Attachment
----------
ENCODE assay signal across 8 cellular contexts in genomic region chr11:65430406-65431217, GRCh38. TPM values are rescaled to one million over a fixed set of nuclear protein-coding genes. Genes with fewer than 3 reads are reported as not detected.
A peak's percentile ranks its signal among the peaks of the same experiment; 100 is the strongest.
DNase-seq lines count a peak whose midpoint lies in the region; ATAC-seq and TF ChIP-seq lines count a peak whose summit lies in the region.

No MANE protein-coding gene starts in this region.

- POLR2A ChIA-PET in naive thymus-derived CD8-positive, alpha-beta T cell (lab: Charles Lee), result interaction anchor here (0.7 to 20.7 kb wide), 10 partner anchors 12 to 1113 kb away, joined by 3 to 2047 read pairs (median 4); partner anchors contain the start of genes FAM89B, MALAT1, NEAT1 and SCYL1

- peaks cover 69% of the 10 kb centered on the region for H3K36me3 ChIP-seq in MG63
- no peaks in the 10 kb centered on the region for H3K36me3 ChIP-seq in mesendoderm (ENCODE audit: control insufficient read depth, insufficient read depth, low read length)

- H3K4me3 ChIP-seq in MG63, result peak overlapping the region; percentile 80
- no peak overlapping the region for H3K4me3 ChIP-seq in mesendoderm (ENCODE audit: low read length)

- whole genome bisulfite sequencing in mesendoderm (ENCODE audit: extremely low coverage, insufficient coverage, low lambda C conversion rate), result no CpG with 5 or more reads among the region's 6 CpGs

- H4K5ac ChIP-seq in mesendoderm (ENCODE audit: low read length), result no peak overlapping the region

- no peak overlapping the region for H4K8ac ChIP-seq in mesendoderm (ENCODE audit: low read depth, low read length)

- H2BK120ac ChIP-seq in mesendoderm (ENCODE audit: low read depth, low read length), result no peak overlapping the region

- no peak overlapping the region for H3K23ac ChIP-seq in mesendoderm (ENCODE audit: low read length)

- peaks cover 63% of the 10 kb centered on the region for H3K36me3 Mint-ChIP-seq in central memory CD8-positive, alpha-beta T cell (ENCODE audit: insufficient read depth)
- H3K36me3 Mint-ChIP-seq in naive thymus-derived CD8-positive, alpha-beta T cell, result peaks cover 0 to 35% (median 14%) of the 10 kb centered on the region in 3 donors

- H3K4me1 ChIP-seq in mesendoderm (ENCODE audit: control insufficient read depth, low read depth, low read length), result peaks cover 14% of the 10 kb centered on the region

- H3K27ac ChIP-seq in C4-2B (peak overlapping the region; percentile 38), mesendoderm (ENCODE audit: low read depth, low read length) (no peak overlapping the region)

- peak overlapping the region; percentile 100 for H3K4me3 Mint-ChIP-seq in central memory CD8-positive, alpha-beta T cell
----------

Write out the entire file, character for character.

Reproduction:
ENCODE assay signal across 8 cellular contexts in genomic region chr11:65430406-65431217, GRCh38. TPM values are rescaled to one million over a fixed set of nuclear protein-coding genes. Genes with fewer than 3 reads are reported as not detected.
A peak's percentile ranks its signal among the peaks of the same experiment; 100 is the strongest.
DNase-seq lines count a peak whose midpoint lies in the region; ATAC-seq and TF ChIP-seq lines count a peak whose summit lies in the region.

No MANE protein-coding gene starts in this region.

- POLR2A ChIA-PET in naive thymus-derived CD8-positive, alpha-beta T cell (lab: Charles Lee), result interaction anchor here (0.7 to 20.7 kb wide), 10 partner anchors 12 to 1113 kb away, joined by 3 to 2047 read pairs (median 4); partner anchors contain the start of genes FAM89B, MALAT1, NEAT1 and SCYL1

- peaks cover 69% of the 10 kb centered on the region for H3K36me3 ChIP-seq in MG63
- no peaks in the 10 kb centered on the region for H3K36me3 ChIP-seq in mesendoderm (ENCODE audit: control insufficient read depth, insufficient read depth, low read length)

- H3K4me3 ChIP-seq in MG63, result peak overlapping the region; percentile 80
- no peak overlapping the region for H3K4me3 ChIP-seq in mesendoderm (ENCODE audit: low read length)

- whole genome bisulfite sequencing in mesendoderm (ENCODE audit: extremely low coverage, insufficient coverage, low lambda C conversion rate), result no CpG with 5 or more reads among the region's 6 CpGs

- H4K5ac ChIP-seq in mesendoderm (ENCODE audit: low read length), result no peak overlapping the region

- no peak overlapping the region for H4K8ac ChIP-seq in mesendoderm (ENCODE audit: low read depth, low read length)

- H2BK120ac ChIP-seq in mesendoderm (ENCODE audit: low read depth, low read length), result no peak overlapping the region

- no peak overlapping the region for H3K23ac ChIP-seq in mesendoderm (ENCODE audit: low read length)

- peaks cover 63% of the 10 kb centered on the region for H3K36me3 Mint-ChIP-seq in central memory CD8-positive, alpha-beta T cell (ENCODE audit: insufficient read depth)
- H3K36me3 Mint-ChIP-seq in naive thymus-derived CD8-positive, alpha-beta T cell, result peaks cover 0 to 35% (median 14%) of the 10 kb centered on the region in 3 donors

- H3K4me1 ChIP-seq in mesendoderm (ENCODE audit: control insufficient read depth, low read depth, low read length), result peaks cover 14% of the 10 kb centered on the region

- H3K27ac ChIP-seq in C4-2B (peak overlapping the region; percentile 38), mesendoderm (ENCODE audit: low read depth, low read length) (no peak overlapping the region)

- peak overlapping the region; percentile 100 for H3K4me3 Mint-ChIP-seq in central memory CD8-positive, alpha-beta T cell